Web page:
Robert Thomas* Full Article. Abstract Corporate criminal law is built atop the doctrine of respondeat superior, whereby a business organization can be convicted for virtually any crime committed by its employee. Critics have noted for more than a century that this rule of attribution exposes businesses to the prospect of more criminal liability than is either just or efficient—in short, respondeat superior is overbroad. By contrast, virtually no attention has been paid to the fact that this same doctrine is also underbroad; in addition to including too much conduct under its ambit, respondeat superior also captures too little misconduct. However, this formal symmetry belies a deep, substantive asymmetry. The ambition of this project is to show that respondeat superior’s underbreadth problems are—or, at the very least, are becoming—both more serious…
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Nontraditional Criminal Prosecutions in Federal Court

2021, Current Issue, Print, Volume 53 (2021) Issue 1 (Spring)
Jonathan Remy Nash* Full Article. Abstract Who, besides the U.S. Department of Justice, can prosecute criminal actions in federal court? This Article considers this question, which has arisen recently in various contexts—the DOJ’s attempt to abort the prosecution of former National Security Advisor Michael Flynn, the contempt prosecution of former Sheriff Joseph Arpaio (who received a presidential pardon), the confrontation over the court-appointed interim U.S. Attorney in New York, and a local District Attorney’s threats to prosecute lawbreaking federal law enforcement officials. Consider first nontraditional, trial-level federal prosecutions. The Constitution’s Take Care and Appointments Clauses, as well as standing doctrine, preclude private prosecutions and prosecutions by states and Houses of Congress. Court-appointed interim U.S. Attorneys may oversee federal prosecutions, and court-appointed special prosecutors may prosecute criminal contempt cases. However, court-appointed…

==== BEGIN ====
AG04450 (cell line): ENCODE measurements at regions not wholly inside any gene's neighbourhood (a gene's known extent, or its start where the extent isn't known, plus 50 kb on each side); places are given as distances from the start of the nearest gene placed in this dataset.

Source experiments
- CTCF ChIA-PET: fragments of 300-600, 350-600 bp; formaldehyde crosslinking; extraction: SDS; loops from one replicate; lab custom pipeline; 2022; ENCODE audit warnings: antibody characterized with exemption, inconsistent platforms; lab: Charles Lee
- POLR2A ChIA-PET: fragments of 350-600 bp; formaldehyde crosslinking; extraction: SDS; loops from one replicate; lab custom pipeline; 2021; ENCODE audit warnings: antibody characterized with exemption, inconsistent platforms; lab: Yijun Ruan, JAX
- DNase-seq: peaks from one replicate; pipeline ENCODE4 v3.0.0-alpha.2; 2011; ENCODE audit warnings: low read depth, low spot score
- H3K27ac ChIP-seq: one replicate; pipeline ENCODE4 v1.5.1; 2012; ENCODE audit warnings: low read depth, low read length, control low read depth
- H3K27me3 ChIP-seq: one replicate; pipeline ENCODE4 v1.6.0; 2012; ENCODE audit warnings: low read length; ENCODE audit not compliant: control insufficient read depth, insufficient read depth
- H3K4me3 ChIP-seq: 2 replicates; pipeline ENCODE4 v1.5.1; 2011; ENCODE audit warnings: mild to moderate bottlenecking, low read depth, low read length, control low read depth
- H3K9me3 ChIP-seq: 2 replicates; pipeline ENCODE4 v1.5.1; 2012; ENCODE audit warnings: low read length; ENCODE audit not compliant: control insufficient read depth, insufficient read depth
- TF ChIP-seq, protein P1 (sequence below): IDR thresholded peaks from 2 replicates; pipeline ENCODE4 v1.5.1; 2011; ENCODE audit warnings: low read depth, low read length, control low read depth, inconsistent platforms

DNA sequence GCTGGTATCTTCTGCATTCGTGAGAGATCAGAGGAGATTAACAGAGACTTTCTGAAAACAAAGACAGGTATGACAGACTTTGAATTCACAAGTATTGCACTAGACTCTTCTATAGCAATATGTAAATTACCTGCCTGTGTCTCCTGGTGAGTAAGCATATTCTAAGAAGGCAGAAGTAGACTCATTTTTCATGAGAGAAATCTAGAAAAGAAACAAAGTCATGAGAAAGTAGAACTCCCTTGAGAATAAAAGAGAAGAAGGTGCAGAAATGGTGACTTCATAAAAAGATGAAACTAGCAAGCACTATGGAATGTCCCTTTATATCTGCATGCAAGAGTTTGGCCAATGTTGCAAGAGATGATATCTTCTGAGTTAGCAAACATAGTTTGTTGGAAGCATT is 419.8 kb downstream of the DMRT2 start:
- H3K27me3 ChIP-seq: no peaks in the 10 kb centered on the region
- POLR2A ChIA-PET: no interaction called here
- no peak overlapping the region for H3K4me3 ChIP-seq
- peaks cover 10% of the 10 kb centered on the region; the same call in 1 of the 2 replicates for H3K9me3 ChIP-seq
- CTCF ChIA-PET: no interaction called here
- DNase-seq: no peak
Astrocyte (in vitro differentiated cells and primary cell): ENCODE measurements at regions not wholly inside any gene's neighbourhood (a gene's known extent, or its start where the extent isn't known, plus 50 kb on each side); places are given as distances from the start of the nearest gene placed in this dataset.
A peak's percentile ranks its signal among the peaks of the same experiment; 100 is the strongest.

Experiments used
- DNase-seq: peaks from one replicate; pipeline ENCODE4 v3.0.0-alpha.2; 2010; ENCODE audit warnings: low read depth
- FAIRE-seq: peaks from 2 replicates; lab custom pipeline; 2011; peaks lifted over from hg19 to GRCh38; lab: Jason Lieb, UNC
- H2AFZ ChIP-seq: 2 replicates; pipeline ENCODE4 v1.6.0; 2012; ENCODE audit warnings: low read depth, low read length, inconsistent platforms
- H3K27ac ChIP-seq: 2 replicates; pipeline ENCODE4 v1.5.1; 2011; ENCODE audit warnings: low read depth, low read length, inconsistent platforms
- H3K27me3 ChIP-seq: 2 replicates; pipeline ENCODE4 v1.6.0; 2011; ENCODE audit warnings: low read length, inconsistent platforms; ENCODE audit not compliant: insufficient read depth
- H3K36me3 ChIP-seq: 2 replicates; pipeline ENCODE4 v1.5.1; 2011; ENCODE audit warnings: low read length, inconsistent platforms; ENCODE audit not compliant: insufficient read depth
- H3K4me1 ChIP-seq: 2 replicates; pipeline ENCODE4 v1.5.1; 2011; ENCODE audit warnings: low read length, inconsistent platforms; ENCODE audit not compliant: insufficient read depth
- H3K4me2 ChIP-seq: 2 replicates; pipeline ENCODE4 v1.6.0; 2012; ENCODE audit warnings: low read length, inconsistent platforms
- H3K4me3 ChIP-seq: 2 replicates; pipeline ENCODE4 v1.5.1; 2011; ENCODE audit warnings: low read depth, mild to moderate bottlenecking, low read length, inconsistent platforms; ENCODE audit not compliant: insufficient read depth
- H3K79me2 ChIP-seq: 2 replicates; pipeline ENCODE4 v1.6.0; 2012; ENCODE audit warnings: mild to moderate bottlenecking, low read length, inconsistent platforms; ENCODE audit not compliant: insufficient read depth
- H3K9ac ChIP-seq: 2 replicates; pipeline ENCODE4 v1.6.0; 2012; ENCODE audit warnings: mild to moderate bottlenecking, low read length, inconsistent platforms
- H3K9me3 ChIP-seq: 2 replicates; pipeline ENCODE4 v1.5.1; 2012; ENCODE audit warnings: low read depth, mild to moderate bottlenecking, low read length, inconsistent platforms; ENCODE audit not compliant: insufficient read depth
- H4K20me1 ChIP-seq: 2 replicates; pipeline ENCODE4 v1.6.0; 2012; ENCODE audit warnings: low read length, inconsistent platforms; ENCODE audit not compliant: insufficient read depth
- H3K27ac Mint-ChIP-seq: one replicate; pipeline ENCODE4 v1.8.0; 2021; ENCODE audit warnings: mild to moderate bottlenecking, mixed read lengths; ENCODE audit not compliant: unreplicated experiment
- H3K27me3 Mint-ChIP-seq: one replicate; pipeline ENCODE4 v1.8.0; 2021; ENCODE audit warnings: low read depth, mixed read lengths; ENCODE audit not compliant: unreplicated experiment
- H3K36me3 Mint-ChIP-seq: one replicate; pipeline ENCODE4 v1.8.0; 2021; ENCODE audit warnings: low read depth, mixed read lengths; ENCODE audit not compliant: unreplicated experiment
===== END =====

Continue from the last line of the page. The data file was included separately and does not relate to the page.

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Enforcing Inbound Forum Selection Clauses in State Court

2021, Current Issue, Print, Volume 53 (2021) Issue 1 (Spring)
John Coyle* & Katherine C. Richardson**Full Article.AbstractA forum selection clause is a contractual provision that selects a court for future disputes. Such clauses serve two primary functions. First, they may be used to redirect litigation from one state to another (an “outbound” clause). Second, they may be used to extend the personal jurisdiction of the chosen court over the contracting parties (an “inbound” clause). To date, scholars have focused most of their attention on the redirecting function played by outbound clauses. In this Article, we provide a definitive account of the role played by inbound clauses as means of obtaining personal jurisdiction over out-of-state defendants.This account is based on our review of 283 published and unpublished state court cases where the defendant challenged the enforceability of an inbound forum selection…
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Uncoupling

2021, Current Issue, Print, Volume 53 (2021) Issue 1 (Spring)